Biggest Takeaways from Men's College Basketball's Early Season Tournaments
After a Thanksgiving week buffet of neutral-site college basketball tournaments, we could all use a recap of what we learned from the Battle 4 Atlantis, the Maui Invitational and the dozens of other Tip-Offs, Classics and Invitationals.
Eleven of the past 12 men's NCAA tournament champions won a neutral-site tournament in November or December before going on to win it all in March and April. Considering none of Duke, Gonzaga, Kentucky, Texas and UCLA participated in a tournament this year while none of Kansas, Houston, Illinois, Michigan and Villanova won the tournaments in which they played, that trend likely won't continue into 2022.
Then again, Purdue, Baylor and Arizona sure looked like title contenders in the process of winning their respective tournaments, so we can't rule it out.
But let's dial back the prognostication meter a smidge and focus on a few short-term takeaways from these many tournaments.
Which teams appear to be in much better/worse shape heading into December? Which players broke out in a big way and who left us wanting more?
We've got one big takeaway from each of the eight most noteworthy early-season tournaments, as well as a handful of other developments from the various other trips made to Las Vegas, New York City, Florida, Bahamas, etc.
One important note before we dive in: We're only interested in the early-season tournaments. One-off games—such as Villanova at UCLA, Texas at Gonzaga, Gonzaga vs. UCLA and Gonzaga vs. Duke—or neutral-site events without a bracket (Champions Classic) are not included here. But even without those marquee Top 10 showdowns, with nearly 30 early-season tournaments played over the past 10 days, there was no shortage of intrigue.
Tournaments are listed in no particular order, although we will start off with the biggest.
Hall of Fame Tip-Off: Purdue Is Spectacular; UNC Has a Lot of Work to Do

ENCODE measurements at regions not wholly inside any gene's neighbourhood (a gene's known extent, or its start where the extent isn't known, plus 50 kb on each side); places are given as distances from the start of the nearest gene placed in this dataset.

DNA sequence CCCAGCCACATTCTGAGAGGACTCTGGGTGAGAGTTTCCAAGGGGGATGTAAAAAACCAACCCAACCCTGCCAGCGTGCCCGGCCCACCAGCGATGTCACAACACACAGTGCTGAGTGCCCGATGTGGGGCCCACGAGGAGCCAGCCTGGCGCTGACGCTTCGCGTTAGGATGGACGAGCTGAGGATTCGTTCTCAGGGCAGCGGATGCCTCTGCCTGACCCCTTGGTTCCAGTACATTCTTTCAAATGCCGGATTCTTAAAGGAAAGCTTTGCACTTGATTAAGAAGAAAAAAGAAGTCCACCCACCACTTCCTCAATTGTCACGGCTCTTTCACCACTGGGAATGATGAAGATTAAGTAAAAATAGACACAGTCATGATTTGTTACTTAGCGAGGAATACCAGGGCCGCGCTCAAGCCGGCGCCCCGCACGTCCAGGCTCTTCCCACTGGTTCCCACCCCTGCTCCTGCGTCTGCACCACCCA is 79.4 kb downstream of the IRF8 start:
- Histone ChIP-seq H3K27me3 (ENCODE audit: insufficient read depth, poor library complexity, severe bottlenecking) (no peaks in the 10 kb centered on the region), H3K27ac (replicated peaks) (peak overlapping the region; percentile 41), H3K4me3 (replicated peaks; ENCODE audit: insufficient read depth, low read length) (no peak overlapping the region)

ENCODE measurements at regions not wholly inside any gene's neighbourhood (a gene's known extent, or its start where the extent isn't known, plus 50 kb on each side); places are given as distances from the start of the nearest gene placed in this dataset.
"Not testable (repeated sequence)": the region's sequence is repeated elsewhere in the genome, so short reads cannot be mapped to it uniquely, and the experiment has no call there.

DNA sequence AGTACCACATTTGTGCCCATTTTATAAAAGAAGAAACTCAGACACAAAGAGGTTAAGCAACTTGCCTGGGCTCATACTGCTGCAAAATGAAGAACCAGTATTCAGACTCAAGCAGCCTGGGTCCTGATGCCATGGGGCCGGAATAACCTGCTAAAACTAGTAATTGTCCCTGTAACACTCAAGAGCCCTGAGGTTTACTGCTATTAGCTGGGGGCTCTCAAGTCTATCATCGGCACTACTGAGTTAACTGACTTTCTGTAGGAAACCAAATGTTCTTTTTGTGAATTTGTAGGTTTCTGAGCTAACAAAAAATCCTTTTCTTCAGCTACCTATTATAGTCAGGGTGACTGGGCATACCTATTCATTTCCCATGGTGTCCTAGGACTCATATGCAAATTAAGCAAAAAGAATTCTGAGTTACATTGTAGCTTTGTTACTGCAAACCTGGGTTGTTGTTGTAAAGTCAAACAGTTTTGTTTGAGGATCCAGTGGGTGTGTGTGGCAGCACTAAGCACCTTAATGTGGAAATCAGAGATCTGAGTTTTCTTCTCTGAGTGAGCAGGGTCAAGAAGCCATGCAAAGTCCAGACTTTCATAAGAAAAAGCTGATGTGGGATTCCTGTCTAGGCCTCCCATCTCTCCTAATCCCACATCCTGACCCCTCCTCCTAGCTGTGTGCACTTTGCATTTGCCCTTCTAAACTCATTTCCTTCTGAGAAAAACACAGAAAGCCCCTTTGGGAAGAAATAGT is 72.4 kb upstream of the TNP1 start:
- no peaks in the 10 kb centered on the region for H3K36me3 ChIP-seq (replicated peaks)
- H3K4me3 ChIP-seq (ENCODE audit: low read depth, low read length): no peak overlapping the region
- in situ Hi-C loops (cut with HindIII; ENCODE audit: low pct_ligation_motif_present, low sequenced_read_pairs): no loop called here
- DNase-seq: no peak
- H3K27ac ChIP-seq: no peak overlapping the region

Though it was only a four-team event, there's no question the Hall of Fame Tip Off was the most star-studded of the early season tournaments.
At the time of the tourney, it was AP No. 6 Purdue vs. No. 17 Tennessee and No. 5 Villanova vs. No. 18 North Carolina. No matter how things played out, we were likely to end up impressed with the champion and at least moderately concerned about the team that went 0-2.
Purdue held up the first half of that bargain, looking unstoppable in both its 93-84 win over North Carolina and its 80-74 win over Villanova.
Purdue's 7'4" center Zach Edey didn't even play well in the first game, finishing with nine points, three rebounds and no blocks. He did help get basically North Carolina's entire frontcourt into foul trouble, but Trevion Williams, Jaden Ivey and Sasha Stefanovic did most of the work in that one.
Each member of that trio went for at least 20 points. Stefanovic added eight assists. Ivey had 10 boards and six dimes and took over midway through the second half with the game knotted at 65-65.
In the latter game, Purdue scored 39 points in the final 11 minutes, turning a 10-point deficit into a win that we'll be talking about all season. All five starters scored in double figures, but Edey led the way with 21 points in just 20 minutes.
Purdue entered the tournament having scored at least 92 points in each game, so neither performance was surprise. But after those two games, it sure seems like there won't be many teams capable of slowing down this eight-man rotation.
Conversely, we're starting to wonder whether North Carolina can defend against anyone.
Not only did the Tar Heels allow 93 to Purdue, but also 89 to Tennessee—this after entering the tournament fresh off 94-87 and 94-83 games against Brown and Charleston, respectively. Even in UNC's 72-53 win over UNC-Asheville two days after this tournament, the Bulldogs got plenty of open looks. They're just a dreadful-shooting team.
The Heels ranked among the top 50 in adjusted defensive efficiency in every season under Roy Williams except for one, with the exception being a 94th-place finish during that disastrous 14-19 campaign two years ago. They are currently 123rd in ADE, and they're also grabbing offensive rebounds at what is by far their worst rate since before Williams was hired.
They are shooting better than usual, but the start of the Hubert Davis era hasn't been all that great.
Roman Main Event: Arizona Is Back
Things had not been going well for Arizona in recent years, and not just because of its involvement in the FBI investigation. It had been pretty much all downhill since the first-round loss to Buffalo in the 2018 NCAA tournament, and it finally resulted in the termination of head coach Sean Miller this past April.
In steps longtime Mark Few assistant Tommy Lloyd and, voila, Arizona is back in business.
After annihilating its first three opponents, Arizona played in the Roman Main Event in Las Vegas. Despite shooting 5-of-27 from three-point range, committing 22 turnovers and blowing a 16-point second-half lead, the Wildcats escaped with an overtime win over Wichita State to set up a championship game matchup with then AP No. 4 Michigan.
And Arizona laid the smack down on the Wolverines for an 80-62 victory.